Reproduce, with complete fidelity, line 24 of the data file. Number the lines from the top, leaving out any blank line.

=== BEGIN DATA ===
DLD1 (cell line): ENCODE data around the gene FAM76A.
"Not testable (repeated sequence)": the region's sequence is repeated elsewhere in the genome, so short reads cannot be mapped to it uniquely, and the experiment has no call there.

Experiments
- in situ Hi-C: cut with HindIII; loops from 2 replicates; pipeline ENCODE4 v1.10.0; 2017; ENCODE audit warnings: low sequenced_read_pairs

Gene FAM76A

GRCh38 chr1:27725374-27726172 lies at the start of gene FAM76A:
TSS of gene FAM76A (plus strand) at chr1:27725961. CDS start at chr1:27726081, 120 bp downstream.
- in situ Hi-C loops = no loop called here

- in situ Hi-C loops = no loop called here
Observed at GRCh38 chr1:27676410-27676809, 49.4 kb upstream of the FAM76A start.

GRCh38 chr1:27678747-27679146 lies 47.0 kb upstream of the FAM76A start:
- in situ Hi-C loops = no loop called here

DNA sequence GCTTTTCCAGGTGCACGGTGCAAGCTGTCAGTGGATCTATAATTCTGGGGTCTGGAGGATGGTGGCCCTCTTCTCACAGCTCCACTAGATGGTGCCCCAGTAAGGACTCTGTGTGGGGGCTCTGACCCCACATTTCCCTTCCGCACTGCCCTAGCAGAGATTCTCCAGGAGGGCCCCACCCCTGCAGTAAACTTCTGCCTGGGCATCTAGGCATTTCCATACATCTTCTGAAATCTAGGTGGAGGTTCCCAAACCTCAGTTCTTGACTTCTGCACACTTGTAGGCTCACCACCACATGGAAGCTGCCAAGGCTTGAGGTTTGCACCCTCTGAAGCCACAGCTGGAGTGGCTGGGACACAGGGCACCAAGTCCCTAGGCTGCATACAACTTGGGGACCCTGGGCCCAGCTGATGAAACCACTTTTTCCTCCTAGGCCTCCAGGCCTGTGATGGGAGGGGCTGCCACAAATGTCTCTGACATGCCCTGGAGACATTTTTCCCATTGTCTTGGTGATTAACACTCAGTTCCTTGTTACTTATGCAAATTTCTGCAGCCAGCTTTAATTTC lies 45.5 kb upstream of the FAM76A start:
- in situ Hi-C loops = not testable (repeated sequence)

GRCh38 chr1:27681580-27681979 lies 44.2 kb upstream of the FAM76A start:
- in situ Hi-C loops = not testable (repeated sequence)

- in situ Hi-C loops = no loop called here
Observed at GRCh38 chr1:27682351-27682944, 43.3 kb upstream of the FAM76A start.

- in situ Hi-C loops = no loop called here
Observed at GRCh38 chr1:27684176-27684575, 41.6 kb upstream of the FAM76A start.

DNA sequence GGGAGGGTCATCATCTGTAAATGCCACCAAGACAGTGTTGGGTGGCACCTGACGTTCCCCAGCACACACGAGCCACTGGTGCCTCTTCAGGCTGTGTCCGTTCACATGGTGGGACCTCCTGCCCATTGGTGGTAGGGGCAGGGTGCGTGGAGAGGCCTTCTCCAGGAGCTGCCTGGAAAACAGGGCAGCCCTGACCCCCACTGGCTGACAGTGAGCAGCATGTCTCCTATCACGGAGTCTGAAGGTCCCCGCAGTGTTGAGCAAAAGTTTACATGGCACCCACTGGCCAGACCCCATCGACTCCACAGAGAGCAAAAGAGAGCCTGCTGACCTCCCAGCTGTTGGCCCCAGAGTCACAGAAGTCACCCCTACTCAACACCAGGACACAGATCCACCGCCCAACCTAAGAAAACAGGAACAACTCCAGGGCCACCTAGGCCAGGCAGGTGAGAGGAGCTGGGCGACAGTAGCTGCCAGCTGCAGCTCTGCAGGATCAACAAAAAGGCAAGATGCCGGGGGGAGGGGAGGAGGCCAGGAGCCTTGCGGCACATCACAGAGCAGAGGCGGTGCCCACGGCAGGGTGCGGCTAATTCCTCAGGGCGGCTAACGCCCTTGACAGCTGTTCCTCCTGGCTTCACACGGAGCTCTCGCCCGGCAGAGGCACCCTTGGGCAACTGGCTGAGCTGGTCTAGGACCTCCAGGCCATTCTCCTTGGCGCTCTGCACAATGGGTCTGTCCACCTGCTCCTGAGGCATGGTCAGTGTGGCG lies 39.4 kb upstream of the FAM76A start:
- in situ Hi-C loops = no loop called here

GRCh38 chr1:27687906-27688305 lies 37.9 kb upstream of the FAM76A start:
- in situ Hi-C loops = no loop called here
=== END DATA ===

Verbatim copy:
- in situ Hi-C loops = no loop called here